The part of science I like best is that the more we learn, the more questions we have. Pluto provides a perfect example of this. Initially a planet, although lonesome. Then it found its kin, a set of dwarf planets. And now, when we actually see it, it looks more Earthly than we could have imagined. Large, frosty glaciers, seemingly draining watery residue from icy mountains. A distinct, hazy atmosphere, layered and complex. Active landscapes. This is absolutely not the dead cold planet we teach about. This enigma is alive.
In the photo, the New Horizon’s spacecraft is looking back at Pluto, with the Sun setting through the mist. The glaciers slowly drain moisture from icy mountains that tower over smooth, lowland basins. Overhead, the sky is filled with haze – lots and lots of it, carved into multiple layers. The image, “reminds me of the Transantarctic Mountains along the Ross Ice Sheet, because of the tall mountains looming over a flat open expanse of ever-changing ice,” says New Horizons team member Simon Porter of the Southwest Research Institute.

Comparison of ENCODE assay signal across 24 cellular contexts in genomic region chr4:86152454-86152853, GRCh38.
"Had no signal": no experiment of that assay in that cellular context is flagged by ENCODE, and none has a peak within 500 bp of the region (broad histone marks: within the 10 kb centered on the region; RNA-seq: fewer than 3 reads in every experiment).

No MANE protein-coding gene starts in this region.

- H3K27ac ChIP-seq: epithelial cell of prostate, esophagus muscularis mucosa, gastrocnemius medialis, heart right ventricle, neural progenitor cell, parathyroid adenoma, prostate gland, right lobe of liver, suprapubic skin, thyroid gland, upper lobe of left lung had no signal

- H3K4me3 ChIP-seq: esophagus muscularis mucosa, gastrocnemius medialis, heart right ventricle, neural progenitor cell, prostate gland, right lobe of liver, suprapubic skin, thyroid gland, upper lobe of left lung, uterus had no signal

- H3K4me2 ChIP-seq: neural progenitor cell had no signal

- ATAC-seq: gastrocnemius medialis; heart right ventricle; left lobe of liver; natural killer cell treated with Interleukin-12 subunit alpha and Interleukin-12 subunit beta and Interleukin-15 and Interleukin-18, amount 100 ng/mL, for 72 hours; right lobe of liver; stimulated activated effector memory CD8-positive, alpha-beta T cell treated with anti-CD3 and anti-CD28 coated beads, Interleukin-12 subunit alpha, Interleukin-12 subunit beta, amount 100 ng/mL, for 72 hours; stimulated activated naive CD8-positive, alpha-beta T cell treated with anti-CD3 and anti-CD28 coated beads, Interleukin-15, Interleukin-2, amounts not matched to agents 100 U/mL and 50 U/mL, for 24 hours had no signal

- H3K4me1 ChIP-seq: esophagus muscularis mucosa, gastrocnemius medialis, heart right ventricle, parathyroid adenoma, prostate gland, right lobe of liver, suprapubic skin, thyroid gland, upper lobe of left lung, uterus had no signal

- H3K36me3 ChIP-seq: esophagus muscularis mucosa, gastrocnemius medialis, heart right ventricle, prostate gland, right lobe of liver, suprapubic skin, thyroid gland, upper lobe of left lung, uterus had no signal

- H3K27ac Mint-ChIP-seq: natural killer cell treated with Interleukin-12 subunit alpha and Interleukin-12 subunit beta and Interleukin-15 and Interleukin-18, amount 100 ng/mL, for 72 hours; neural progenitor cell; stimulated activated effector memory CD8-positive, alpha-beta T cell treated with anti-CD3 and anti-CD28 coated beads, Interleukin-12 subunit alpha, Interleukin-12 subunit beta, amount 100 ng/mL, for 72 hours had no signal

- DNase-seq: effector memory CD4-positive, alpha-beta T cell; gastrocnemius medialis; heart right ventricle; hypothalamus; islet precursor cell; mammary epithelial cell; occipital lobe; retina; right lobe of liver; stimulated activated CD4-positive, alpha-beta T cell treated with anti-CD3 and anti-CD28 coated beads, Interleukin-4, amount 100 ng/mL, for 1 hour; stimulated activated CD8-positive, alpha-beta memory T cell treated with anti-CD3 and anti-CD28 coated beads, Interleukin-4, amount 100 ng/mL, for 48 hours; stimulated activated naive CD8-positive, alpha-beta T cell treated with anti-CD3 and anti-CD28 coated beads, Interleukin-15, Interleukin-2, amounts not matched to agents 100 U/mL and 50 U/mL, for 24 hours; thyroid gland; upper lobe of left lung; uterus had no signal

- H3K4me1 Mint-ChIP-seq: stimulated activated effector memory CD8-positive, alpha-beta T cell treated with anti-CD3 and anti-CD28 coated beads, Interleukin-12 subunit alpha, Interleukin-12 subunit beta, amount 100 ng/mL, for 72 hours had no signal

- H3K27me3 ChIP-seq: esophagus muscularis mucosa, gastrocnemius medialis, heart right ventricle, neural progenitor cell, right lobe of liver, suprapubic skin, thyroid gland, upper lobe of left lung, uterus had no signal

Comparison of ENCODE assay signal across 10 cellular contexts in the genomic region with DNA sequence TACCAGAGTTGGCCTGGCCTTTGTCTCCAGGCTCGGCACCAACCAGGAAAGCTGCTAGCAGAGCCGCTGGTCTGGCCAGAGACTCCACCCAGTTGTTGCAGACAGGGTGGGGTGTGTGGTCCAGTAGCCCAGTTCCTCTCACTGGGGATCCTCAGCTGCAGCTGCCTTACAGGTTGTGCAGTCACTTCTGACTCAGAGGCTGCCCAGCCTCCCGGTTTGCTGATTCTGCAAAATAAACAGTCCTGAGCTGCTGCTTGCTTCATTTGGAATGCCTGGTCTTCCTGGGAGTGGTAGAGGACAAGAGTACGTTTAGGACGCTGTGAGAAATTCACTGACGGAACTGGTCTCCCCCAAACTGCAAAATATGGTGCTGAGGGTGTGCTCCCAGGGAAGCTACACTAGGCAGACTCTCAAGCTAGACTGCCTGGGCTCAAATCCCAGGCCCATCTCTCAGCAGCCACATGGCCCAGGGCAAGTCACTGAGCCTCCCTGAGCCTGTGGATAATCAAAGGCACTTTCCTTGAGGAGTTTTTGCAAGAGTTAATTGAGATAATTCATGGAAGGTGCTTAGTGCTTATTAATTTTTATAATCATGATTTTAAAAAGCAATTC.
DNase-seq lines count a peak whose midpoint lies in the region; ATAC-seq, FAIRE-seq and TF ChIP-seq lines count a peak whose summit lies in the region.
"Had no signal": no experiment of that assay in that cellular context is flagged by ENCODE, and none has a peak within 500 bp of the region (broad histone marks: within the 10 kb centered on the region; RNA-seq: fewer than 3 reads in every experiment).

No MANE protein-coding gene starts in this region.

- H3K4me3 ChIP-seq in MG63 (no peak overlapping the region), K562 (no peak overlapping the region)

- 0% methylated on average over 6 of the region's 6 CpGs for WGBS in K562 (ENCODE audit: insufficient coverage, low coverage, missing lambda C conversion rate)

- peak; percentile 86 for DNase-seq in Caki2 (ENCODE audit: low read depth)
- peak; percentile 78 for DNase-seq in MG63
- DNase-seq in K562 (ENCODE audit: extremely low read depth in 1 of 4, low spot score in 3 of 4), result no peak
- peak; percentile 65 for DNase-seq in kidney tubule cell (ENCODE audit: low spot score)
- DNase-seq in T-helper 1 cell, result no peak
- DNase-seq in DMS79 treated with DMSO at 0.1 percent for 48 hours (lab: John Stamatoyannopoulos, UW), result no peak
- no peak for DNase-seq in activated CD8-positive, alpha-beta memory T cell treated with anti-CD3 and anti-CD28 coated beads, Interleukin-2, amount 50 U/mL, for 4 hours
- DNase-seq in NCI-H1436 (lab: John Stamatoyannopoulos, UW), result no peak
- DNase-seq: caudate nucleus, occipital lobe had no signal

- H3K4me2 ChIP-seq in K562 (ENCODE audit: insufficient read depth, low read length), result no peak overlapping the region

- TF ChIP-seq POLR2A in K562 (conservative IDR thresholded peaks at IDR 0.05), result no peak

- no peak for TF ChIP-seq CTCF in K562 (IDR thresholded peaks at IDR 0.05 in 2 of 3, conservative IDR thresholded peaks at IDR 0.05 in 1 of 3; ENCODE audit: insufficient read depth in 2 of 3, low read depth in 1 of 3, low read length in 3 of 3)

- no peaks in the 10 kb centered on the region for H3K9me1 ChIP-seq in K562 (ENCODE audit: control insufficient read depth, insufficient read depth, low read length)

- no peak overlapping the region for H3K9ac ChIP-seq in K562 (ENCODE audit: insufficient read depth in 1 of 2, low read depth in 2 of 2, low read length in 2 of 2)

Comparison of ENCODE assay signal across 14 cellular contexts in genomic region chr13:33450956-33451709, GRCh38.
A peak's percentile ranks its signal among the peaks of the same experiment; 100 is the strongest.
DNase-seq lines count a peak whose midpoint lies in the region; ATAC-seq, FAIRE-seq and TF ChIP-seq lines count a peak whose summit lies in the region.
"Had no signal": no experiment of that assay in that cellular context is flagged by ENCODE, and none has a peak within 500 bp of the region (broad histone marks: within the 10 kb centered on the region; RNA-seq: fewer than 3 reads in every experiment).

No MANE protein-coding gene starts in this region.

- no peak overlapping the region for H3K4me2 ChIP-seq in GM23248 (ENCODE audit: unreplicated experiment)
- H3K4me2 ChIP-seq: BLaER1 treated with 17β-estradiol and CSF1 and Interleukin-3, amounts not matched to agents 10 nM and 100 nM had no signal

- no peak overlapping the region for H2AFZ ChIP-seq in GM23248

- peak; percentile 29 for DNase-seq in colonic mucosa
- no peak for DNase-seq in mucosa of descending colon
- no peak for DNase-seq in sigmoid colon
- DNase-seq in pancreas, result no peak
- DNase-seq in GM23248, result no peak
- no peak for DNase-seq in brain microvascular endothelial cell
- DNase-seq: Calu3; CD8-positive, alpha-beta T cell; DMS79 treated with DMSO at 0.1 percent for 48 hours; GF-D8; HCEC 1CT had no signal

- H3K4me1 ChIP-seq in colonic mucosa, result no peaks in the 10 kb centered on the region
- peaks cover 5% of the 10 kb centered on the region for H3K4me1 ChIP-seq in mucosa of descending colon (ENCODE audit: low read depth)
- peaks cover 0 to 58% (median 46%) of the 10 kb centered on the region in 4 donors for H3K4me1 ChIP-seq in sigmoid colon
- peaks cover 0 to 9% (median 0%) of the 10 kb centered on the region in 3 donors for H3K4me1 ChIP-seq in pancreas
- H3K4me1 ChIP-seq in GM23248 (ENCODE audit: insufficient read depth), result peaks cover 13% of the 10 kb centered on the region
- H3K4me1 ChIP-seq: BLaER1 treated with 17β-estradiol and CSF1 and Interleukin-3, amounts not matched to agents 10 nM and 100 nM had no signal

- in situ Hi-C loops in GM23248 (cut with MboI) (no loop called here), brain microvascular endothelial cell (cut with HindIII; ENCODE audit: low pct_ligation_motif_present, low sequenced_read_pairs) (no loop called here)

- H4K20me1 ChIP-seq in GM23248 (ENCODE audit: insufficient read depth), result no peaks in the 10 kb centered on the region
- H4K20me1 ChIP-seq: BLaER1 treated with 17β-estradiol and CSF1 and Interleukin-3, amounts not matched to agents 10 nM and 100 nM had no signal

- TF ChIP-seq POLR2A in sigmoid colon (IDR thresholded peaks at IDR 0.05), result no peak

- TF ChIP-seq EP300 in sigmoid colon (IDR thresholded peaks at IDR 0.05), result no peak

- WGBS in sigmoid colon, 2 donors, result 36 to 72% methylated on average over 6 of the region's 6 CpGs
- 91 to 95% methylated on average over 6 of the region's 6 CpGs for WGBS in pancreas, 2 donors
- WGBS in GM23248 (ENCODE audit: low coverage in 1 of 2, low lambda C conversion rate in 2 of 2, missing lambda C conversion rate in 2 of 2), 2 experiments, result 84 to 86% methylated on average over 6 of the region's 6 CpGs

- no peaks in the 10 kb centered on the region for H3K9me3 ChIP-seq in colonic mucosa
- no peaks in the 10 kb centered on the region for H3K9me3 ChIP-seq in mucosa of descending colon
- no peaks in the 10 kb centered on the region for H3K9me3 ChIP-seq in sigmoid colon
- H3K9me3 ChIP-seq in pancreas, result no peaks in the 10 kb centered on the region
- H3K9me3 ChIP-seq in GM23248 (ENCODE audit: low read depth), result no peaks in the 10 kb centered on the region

But there the similarity to Earth ends. Pluto’s mountains cannot be made by plate tectonics. Pluto’s glaciers are made from nitrogen, not water ice. Pluto has something analogous to Earth’s hydrological cycle, where water evaporates from the oceans, rains or snows back down, and returns to the seas by rivers and glaciers. But Pluto’s chemistry and temperature are different, perhaps dominated by soft nitrogen ice, and also featuring methane and carbon monoxide ices. This is not Earth-like. It is not reminiscent of Mars or Venus. This is not a planet.
To use the word ‘planet ‘ to describe this land is doing it a disservice. It is so much more than that. This, is an enigma.